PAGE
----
Science: Inside the mysteries of the light fantastic: Scientists in Germany are using a giant particle accelerator to glimpse the secret world of the photon. Brian Foster reports on their first discoveries

THE NEXT time you go into a dark room and casually press the light switch, spare a thought for the hundreds of physicists working at a laboratory just outside Hamburg in Germany. For them, light is something of a puzzle.

At the Desy laboratory, the scientists' pride and joy is a machine called Hera, which accelerates subatomic particles to very high energies. The first data garnered from Hera has shown that light, when looked at under this most powerful of 'microscopes', is not as simple as it appears.

Hera accelerates two kinds of subatomic particles: protons, the positively charged particles that form the nucleus of the hydrogen atom, the simplest of all the chemical elements; and electrons, the negatively charged particles that carry electricity along the cables into our homes. The electrons circulate inside a huge vacuum chamber 6.3km (3.9 miles) in circumference and the protons circulate in the opposite direction, before they are brought together to collide head-on.

In this giant electron microscope, the violence of the collisions between the electrons and protons means that physicists can probe the interior of the proton with 10 times the precision previously attainable. Although the main purpose of the experiments is to examine the proton's innermost structure, Hera is also starting to uncover the mysterious properties of light.

Light is familiar to everyone. Yet, to physicists brought up on quantum mechanics, any beam of light is actually a stream of elementary particles, called photons. Via the wonders of quantum mechanics, the myriads of individual particles - photons - behave in many situations as if they were waves of light. The photon is a sort of intermediary particle that 'carries' the electromagnetic force, familiar from the electric current in a light bulb or the force between a piece of iron and a magnet.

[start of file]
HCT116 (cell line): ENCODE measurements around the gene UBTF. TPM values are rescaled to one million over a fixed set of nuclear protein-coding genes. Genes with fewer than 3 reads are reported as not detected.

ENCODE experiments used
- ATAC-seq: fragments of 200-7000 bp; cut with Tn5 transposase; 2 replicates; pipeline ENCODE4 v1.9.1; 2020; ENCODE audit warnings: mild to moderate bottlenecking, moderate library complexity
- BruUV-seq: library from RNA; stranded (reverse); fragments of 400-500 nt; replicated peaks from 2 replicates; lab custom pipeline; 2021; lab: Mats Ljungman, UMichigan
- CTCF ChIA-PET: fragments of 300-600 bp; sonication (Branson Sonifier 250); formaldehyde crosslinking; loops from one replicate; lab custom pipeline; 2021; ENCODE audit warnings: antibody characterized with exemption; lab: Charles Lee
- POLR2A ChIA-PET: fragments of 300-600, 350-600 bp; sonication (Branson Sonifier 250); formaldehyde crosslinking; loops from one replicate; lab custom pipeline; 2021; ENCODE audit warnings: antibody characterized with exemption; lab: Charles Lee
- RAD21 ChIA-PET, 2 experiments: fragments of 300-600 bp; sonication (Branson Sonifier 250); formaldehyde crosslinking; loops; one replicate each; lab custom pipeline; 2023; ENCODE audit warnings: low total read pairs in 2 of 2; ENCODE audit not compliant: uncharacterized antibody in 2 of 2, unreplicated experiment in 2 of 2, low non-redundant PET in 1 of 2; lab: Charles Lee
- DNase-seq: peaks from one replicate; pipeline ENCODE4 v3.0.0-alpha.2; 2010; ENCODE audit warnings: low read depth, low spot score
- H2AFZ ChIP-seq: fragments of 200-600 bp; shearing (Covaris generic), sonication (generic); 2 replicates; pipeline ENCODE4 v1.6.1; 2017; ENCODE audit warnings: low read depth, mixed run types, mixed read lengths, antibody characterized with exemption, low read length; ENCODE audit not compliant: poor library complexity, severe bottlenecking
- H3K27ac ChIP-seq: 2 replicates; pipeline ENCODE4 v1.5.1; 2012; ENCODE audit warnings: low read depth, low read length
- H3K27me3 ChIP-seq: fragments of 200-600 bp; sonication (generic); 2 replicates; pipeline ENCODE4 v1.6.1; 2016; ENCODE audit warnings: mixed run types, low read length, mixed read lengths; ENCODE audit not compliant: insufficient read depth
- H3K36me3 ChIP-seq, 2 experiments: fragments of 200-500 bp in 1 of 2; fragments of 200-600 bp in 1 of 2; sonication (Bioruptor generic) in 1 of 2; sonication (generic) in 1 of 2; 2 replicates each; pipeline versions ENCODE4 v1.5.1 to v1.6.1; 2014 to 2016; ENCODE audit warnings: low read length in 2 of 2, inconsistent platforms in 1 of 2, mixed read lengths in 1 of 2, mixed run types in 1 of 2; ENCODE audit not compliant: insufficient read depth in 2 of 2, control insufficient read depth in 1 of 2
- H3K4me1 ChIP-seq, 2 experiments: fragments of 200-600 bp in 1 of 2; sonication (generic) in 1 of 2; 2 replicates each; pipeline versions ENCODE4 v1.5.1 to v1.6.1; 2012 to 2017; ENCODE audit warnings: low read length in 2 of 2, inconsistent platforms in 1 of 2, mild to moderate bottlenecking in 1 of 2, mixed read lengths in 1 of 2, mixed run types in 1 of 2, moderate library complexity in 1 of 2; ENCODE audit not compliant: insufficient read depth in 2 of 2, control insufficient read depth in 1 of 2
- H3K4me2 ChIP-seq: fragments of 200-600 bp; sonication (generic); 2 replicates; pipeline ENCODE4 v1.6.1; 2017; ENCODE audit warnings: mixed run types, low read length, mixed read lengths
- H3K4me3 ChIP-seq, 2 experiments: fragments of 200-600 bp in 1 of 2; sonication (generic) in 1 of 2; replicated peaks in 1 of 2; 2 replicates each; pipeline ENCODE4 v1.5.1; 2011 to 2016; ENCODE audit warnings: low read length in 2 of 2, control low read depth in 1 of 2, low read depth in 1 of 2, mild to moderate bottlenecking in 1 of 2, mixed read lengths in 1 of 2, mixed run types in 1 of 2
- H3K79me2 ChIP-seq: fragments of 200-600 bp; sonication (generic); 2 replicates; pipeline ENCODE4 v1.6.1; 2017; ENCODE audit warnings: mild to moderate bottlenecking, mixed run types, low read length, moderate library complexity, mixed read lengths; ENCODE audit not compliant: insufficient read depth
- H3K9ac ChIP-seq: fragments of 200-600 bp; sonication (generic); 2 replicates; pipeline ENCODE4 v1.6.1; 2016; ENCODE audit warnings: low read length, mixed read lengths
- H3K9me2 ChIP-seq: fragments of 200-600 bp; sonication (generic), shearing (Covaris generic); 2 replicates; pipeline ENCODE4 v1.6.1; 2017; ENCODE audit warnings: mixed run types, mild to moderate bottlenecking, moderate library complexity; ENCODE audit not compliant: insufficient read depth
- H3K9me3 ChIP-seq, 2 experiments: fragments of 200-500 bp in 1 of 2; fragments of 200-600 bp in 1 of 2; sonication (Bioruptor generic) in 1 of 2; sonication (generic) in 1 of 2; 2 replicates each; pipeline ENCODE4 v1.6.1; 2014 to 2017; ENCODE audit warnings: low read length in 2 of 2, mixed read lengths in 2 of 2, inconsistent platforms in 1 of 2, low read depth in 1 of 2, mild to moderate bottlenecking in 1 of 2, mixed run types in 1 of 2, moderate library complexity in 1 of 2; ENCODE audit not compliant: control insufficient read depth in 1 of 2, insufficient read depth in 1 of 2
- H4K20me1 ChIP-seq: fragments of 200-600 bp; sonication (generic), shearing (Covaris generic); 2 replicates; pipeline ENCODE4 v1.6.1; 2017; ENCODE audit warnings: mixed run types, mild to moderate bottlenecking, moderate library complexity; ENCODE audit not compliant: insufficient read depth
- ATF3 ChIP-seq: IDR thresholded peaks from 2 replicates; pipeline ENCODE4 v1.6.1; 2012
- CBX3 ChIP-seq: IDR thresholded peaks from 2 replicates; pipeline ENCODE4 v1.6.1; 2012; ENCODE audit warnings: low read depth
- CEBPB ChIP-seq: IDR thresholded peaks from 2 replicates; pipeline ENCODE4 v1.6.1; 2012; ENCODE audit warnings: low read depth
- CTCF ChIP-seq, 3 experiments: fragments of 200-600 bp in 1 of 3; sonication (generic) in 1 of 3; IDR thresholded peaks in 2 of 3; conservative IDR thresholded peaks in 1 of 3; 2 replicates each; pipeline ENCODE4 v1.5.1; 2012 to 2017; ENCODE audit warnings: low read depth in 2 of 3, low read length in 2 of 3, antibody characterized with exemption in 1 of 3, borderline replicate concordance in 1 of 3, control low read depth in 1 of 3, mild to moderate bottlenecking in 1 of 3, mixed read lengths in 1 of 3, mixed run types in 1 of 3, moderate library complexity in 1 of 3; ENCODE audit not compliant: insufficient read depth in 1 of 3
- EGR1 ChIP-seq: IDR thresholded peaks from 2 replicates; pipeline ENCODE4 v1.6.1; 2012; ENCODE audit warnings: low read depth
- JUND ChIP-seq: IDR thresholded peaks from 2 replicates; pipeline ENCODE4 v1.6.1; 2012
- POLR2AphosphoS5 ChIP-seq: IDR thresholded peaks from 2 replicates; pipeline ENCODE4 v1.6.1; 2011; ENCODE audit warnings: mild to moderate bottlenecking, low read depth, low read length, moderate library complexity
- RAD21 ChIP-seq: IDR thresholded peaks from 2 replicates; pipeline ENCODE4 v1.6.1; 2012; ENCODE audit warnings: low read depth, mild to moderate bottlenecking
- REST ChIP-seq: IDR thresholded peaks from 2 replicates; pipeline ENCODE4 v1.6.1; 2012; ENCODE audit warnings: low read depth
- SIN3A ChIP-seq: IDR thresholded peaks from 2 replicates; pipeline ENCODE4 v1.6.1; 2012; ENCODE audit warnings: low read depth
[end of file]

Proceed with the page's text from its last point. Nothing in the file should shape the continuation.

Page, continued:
The Hera accelerator produces a very intense source of photons. Physicists believe that, in the violent collisions between the electrons and protons, the electron emits a photon which a 'quark', one of the proton's inner constituents, then absorbs. The photons in the most violent collisions appear to be very simple, point-like particles, conveying the electromagnetic force between the electron and quark. These very violent collisions happen relatively infrequently, and therefore only a handful have been seen in the experiments. It is the properties of photons involved in less violent but more probable collisions that have proved so interesting.

In the less violent collisions, photons no longer behave as if they were simple particles with zero size. Instead, they seem to behave as if they were a very complex, spatially extended, jumble of quarks, antiquarks, electrons and other particles.

For a photon to turn itself into a quark-antiquark pair violates a fundamental principle of physics: that energy is always conserved. But in quantum mechanics, Heisenberg's Uncertainty Principle allows the photon to do just that, provided it does so for an extremely short time. Heisenberg's principle puts a limit on how precisely we can measure energy and time, so there can be a large 'uncertainty' in the photon's energy (as it transforms itself into a quark-antiquark pair) but only if its duration keeps within the limit set by Heisenberg's principle.